Vote by March 15th. 

**Note** – This vote is to help select the  nickname for a region on the south pole of Mars.  This is unofficial and not  a formal International Astronomical Union approved naming process for this region on Mars. The name is informal and helps us with the record keeping only.



Craters on the Martian South Polar Deposits

Today we have a guest post from Margaret Landis.  Margaret  is a third year PhD student at the University of Arizona’s Lunar and Planetary Laboratory, where she studies impacts and frost transport on Mars

 CTX image B08_012814_0962_XN_83S173W of a portion of the South Polar Layered Deposits - Image Credit:NASA/JPL-Caltech/Malin Space Science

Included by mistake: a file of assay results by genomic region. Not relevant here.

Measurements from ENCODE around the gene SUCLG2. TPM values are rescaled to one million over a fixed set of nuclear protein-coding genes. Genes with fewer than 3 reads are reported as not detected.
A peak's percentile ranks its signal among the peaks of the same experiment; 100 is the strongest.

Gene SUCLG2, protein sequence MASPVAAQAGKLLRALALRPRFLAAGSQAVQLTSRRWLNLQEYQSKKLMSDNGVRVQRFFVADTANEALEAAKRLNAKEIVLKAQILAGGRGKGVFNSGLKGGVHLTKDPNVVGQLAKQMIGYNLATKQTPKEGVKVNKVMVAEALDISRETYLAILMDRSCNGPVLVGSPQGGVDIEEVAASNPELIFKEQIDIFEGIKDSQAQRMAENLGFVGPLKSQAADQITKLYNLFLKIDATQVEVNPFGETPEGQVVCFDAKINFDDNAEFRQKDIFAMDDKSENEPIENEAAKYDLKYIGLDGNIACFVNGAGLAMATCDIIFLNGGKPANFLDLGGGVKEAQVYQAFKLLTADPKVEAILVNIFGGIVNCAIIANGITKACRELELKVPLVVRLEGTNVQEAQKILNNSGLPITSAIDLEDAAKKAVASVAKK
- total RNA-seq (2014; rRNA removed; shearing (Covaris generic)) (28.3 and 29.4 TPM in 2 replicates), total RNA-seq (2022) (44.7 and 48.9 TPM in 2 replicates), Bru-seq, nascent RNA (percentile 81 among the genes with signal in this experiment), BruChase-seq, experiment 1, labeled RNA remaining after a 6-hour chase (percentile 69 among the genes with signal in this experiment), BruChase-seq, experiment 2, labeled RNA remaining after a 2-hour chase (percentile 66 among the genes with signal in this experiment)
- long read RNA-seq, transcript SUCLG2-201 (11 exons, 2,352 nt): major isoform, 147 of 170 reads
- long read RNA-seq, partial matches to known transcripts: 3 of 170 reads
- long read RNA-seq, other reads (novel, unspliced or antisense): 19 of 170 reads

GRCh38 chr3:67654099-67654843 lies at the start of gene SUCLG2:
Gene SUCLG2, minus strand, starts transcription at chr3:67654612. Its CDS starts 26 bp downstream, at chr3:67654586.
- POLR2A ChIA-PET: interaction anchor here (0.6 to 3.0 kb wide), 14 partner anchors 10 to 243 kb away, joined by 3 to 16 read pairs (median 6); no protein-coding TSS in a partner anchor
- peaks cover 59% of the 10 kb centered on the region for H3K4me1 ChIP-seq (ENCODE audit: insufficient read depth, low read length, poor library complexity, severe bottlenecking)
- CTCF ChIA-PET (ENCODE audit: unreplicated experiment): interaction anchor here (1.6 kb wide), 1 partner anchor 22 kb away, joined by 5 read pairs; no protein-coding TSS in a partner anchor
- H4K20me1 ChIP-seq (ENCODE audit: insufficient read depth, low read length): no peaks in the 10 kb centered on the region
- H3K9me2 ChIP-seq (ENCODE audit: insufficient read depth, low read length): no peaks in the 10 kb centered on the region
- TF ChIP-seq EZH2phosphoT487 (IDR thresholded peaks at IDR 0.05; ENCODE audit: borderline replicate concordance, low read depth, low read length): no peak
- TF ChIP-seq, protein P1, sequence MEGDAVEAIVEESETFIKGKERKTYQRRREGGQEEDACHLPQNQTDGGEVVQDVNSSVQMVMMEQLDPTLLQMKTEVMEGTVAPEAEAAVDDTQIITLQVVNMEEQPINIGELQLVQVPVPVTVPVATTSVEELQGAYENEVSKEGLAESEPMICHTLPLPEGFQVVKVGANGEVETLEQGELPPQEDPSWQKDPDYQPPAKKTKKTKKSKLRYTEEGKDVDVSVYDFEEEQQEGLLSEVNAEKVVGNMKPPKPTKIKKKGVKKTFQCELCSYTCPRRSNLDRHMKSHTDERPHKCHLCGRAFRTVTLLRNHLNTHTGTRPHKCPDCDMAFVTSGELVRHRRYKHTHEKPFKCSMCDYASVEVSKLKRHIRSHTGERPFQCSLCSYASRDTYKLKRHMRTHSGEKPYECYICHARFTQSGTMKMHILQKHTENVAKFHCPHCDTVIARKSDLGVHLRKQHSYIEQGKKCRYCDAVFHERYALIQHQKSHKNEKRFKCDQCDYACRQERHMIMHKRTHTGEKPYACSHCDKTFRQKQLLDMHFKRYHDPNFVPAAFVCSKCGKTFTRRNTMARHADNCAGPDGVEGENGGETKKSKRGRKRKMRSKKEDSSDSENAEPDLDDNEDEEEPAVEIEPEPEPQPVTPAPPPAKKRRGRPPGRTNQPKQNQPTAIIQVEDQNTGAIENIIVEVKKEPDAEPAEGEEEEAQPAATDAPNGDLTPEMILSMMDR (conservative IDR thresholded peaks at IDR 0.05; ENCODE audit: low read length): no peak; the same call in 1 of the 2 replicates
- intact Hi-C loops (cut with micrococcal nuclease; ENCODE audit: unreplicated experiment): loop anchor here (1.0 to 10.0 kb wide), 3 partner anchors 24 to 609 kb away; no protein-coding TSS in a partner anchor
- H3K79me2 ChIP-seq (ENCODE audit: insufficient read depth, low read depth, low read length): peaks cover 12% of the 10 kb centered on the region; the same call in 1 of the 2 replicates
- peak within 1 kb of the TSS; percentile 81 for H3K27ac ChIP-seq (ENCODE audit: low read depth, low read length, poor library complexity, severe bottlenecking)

CTX image B08_012814_0962_XN_83S173W of a portion of the South Polar Layered Deposits – Image Credit:NASA/JPL-Caltech/Malin Space Science

Impacts, from asteroids and comets, occur on every solid surface in the solar system. When a space rock hits a planet, it leaves behind an explosion crater depending on how large the space rock was and how strong the target material is. How we study and count these tells us an incredible amount about the history and composition of the surface: this is one of the reasons why I’m excited about Planet Four: Terrains’ Mars south polar crater tagging!

First of all, craters expose the layers underneath the surface of a planet. Just look at terraced craters on Mars. Of course material can also fill in craters, which means craters are interesting laboratories for exploring the material a planet is made out of.